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Engagement Ring Insurance 101

Newly engaged? Why yes, we're writing this article right after Valentine's Day which is the 2nd most popular day to get engaged in a year. It turns out that 40% of all engagements take place between Christmas and Valentine’s Day, according to the latest wedding survey from WeddingWire.

The top ten most popular days for engagements are...

1. Christmas Day (12/25) 2. Valentine’s Day (2/14) 3. Christmas Eve (12/24) 4. New Year’s Day (1/1) 5. New Year’s Eve (12/31) 6. Day before Valentine’s Day (2/13) 7. December 17th (Saturday before Christmas Eve) 8. December 10th (2 Saturdays before Christmas Eve) 9. December 23rd 10. Independence Day (7/4)

Now that you are engaged, or you're reading this and think you might be soon, make sure to check off "Ring Insurance" from your list first! Not sure where to start? Not to worry, here's the inside scoop on insuring your engagement ring.

What Is It?

Engagement ring insurance can be done multiple ways. You can purchase it as an extension (also called a "rider" or "extra coverage") on your renters or homeowners policy. Most renters and homeowners policies cover items inside your home, but only up to a certain dollar value. Expensive or sentimental items, like engagement rings, art, furniture and electronics, are guaranteed through scheduled personal property coverage—an insurance policy extension that covers specific items. Another option is to insure your ring through a company that specializes in jewelry insurance, which might offer more coverage than a standard homeowners policy, like replacing a lost or stolen ring rather than paying a set amount of cash.

Do We Need It?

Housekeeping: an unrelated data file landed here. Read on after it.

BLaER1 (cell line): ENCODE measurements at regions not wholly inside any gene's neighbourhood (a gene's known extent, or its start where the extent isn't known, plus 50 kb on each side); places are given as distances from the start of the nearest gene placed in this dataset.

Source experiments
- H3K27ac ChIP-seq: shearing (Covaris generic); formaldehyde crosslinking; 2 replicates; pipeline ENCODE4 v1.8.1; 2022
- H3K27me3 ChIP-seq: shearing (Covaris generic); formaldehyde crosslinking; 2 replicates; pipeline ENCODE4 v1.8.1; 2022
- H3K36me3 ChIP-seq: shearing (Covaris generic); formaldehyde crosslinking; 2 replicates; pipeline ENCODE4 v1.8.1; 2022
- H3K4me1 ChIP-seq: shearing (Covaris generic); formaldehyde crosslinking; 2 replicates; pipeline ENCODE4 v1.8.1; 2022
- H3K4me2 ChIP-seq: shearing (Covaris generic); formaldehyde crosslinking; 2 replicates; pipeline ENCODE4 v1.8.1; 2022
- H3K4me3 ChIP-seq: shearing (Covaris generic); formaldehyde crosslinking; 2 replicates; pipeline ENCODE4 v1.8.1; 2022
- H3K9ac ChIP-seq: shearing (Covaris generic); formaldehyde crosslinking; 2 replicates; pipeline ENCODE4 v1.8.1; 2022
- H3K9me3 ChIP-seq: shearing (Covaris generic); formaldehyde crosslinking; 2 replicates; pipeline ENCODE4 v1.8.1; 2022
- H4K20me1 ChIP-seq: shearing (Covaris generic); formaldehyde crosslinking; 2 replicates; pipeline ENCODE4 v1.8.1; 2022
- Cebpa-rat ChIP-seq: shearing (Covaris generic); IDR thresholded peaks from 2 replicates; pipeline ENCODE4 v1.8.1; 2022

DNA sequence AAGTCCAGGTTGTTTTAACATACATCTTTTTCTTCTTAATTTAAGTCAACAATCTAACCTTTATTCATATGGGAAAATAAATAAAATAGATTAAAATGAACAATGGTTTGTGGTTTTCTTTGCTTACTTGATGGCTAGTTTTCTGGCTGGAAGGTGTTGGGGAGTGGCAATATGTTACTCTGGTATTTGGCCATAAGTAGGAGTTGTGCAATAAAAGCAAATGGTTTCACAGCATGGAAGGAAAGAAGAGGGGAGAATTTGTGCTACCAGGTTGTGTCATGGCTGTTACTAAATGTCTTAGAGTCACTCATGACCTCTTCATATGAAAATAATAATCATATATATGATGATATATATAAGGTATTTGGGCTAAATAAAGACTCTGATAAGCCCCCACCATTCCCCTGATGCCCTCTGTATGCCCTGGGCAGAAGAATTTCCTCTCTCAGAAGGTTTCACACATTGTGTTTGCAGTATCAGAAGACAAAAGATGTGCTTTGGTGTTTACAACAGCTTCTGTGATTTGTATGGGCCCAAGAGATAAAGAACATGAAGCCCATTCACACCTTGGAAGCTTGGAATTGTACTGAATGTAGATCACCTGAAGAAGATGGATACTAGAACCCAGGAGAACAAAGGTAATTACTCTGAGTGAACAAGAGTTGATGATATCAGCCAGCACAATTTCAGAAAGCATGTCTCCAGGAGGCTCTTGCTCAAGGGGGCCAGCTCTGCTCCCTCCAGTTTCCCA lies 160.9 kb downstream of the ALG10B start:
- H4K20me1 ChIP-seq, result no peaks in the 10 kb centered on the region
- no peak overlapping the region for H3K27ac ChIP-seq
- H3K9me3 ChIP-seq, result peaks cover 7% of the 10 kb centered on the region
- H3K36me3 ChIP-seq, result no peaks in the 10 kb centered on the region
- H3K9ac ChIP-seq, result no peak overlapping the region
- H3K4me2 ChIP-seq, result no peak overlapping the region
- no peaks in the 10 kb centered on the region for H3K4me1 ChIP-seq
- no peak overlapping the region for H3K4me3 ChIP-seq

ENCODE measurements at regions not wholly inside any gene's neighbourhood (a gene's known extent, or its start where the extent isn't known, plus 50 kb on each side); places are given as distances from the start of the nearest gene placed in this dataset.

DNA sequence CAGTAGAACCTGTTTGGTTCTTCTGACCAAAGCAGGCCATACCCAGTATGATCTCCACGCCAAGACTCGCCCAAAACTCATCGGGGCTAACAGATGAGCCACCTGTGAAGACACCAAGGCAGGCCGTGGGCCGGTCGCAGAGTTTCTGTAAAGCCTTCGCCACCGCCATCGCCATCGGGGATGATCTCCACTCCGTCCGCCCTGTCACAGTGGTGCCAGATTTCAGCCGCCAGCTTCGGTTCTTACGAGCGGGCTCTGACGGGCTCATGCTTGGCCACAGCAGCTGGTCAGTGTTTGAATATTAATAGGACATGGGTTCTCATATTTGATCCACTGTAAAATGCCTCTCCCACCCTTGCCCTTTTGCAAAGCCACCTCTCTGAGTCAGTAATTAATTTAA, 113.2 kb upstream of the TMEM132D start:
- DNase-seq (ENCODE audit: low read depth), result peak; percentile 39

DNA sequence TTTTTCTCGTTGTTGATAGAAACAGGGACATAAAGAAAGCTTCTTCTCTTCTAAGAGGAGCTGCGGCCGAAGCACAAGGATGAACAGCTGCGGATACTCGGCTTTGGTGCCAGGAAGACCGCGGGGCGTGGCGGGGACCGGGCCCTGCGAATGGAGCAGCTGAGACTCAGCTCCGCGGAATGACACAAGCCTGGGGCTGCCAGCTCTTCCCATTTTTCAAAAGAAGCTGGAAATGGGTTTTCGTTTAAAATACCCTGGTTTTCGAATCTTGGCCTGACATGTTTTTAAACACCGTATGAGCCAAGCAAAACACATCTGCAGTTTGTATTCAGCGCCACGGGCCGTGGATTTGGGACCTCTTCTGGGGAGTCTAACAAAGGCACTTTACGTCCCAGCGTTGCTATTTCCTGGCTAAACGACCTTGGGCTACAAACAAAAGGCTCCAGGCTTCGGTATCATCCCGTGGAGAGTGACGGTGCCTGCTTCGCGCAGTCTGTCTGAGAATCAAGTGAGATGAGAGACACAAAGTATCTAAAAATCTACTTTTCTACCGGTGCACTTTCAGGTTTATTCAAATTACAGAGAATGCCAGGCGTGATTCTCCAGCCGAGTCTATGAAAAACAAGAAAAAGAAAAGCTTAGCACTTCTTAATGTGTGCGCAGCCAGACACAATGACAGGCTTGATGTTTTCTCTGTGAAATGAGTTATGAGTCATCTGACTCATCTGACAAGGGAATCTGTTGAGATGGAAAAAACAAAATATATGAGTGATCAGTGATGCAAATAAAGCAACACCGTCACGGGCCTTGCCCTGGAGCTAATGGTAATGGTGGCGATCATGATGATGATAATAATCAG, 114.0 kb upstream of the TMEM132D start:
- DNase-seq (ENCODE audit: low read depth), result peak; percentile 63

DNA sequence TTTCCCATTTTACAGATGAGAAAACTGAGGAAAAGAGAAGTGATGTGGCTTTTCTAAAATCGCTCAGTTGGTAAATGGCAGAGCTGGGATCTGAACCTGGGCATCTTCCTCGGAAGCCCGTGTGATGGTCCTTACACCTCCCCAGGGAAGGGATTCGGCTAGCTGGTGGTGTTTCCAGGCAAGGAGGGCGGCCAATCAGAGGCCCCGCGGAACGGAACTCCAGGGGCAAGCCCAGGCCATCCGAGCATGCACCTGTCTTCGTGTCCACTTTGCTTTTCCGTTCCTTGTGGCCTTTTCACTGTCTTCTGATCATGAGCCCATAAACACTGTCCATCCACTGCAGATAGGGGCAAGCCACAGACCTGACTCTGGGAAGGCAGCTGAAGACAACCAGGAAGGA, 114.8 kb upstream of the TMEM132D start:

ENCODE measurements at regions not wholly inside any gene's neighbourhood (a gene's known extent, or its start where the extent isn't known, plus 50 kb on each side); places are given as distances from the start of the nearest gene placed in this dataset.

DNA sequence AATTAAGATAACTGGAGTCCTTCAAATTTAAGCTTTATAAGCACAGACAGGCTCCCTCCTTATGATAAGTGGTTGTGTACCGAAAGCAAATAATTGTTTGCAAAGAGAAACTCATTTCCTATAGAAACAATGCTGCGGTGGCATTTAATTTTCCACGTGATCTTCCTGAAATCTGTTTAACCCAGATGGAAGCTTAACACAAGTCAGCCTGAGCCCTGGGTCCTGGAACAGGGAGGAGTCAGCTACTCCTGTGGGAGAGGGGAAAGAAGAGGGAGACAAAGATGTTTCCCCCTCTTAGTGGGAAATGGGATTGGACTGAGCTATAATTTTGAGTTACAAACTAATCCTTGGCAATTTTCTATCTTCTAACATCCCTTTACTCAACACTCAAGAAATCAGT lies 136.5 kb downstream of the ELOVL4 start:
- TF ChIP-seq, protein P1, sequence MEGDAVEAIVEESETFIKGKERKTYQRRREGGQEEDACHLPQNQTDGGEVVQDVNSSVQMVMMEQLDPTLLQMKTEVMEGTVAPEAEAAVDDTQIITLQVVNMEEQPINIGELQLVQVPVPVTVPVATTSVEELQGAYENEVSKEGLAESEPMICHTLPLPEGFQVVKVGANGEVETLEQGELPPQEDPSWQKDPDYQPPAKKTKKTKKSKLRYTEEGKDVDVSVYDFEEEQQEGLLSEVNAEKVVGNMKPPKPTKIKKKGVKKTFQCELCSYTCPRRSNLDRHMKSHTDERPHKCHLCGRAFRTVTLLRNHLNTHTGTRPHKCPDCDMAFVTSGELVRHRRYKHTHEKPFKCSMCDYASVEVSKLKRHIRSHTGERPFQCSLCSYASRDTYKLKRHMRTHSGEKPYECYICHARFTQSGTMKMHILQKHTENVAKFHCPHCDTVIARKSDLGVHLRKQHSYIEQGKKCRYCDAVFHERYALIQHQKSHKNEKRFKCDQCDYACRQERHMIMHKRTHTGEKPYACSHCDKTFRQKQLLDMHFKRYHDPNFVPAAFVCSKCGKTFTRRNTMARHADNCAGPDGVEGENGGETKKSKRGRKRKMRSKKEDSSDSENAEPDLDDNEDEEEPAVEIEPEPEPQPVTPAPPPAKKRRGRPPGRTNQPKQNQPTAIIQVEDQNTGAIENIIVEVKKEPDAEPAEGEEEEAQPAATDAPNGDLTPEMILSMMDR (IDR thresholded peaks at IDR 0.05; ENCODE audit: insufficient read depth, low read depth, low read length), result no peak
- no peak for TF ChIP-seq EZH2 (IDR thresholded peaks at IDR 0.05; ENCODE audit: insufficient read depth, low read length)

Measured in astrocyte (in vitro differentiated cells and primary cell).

Anyone with jewelry that is expensive or holds sentimental value should have insurance. Regardless of the price tag on your wedding and engagement rings, an insurance policy is a way of honoring not just the financial value of the ring but what they represent. The sentiment behind your rings is priceless, but the rings themselves can be replaced—if they're insured—in the event that something happens to them.

Where to Start

To have your engagement ring insured you'll need to prove its value. That means you'll need receipts and/or an appraisal. (You can get an appraisal from a certified gemologist for a small fee.) Insurance companies have different requirements but this is required by most. If you inherited the ring, you'll just need an appraisal.

If you don't have a renters or homeowners policy, there's an alternative way to insure your ring. Certain insurance companies offer policies on individual pieces—just ask one of our agents about ring insurance. These kinds of policies can vary widely company by company, so ask specific questions about the level of coverage provided.

Questions to Ask Before You Choose a Policy

  • Is the ring covered if you lose it accidentally—or only if it's stolen?

  • How will the company replace the ring? With a check? Will they require you to purchase a replacement through a specified jeweler?

  • What if it's a vintage ring or other unique piece? How will the quality and size of your diamond—and that of a replacement if needed—be documented?

  • Is the ring insured to full cost or a fraction of it?

  • How will you need to prove the ring vanished if you make a claim?

  • Are there any circumstances of loss or damage that aren't covered? (What if your ring flies off at the circus and gets trampled by elephants, for example?)

Average Cost

The yearly cost to insure your ring is $1-$2 for every $100 that it would cost to replace. That means that if your ring cost $9,000 to replace, you might expect to pay between $90 and $180 per year to insure it—or slightly more in cities where the risk of theft is higher.

If You Only Remember One Thing

When you shop for a "ring rider" policy, make sure to read the fine print. A good policy will cover every potential ring-threatening situation, from theft and damage to accidentally dropping it in the garbage disposal.


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